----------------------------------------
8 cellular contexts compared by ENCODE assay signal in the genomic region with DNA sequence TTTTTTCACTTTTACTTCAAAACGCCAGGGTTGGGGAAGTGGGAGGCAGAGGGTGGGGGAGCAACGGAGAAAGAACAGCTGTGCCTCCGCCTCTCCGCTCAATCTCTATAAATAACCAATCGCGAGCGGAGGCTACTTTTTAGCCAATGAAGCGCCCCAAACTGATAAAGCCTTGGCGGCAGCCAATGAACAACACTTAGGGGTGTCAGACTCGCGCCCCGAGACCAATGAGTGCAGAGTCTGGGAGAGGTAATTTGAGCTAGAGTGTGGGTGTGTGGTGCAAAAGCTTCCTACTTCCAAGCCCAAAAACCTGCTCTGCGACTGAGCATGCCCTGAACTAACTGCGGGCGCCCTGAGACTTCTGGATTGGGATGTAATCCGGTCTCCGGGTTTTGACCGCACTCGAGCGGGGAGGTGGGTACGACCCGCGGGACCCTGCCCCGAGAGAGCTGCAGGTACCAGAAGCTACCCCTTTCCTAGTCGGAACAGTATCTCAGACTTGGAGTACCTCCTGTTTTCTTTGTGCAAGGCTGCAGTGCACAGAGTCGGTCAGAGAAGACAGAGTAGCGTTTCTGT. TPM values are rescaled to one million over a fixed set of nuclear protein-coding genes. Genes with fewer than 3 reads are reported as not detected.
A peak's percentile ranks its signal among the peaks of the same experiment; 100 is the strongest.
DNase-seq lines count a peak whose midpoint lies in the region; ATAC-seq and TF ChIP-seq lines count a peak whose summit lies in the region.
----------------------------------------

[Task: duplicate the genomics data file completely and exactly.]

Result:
8 cellular contexts compared by ENCODE assay signal in the genomic region with DNA sequence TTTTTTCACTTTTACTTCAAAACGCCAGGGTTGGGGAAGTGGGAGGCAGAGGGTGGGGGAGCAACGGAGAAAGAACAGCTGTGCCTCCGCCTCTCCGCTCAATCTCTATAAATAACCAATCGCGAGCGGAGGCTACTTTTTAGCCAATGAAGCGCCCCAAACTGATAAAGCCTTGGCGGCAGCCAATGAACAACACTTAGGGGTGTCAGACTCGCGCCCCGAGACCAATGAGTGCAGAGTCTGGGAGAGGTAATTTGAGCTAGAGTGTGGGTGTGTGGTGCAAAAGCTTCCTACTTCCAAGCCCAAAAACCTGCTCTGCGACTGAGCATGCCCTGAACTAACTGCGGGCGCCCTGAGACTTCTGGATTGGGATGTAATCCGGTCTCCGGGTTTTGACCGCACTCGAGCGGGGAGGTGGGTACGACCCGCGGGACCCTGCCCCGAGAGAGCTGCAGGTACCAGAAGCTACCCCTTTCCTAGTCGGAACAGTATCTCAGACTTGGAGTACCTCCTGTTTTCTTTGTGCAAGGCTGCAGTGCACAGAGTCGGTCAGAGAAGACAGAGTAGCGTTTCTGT. TPM values are rescaled to one million over a fixed set of nuclear protein-coding genes. Genes with fewer than 3 reads are reported as not detected.
A peak's percentile ranks its signal among the peaks of the same experiment; 100 is the strongest.
DNase-seq lines count a peak whose midpoint lies in the region; ATAC-seq and TF ChIP-seq lines count a peak whose summit lies in the region.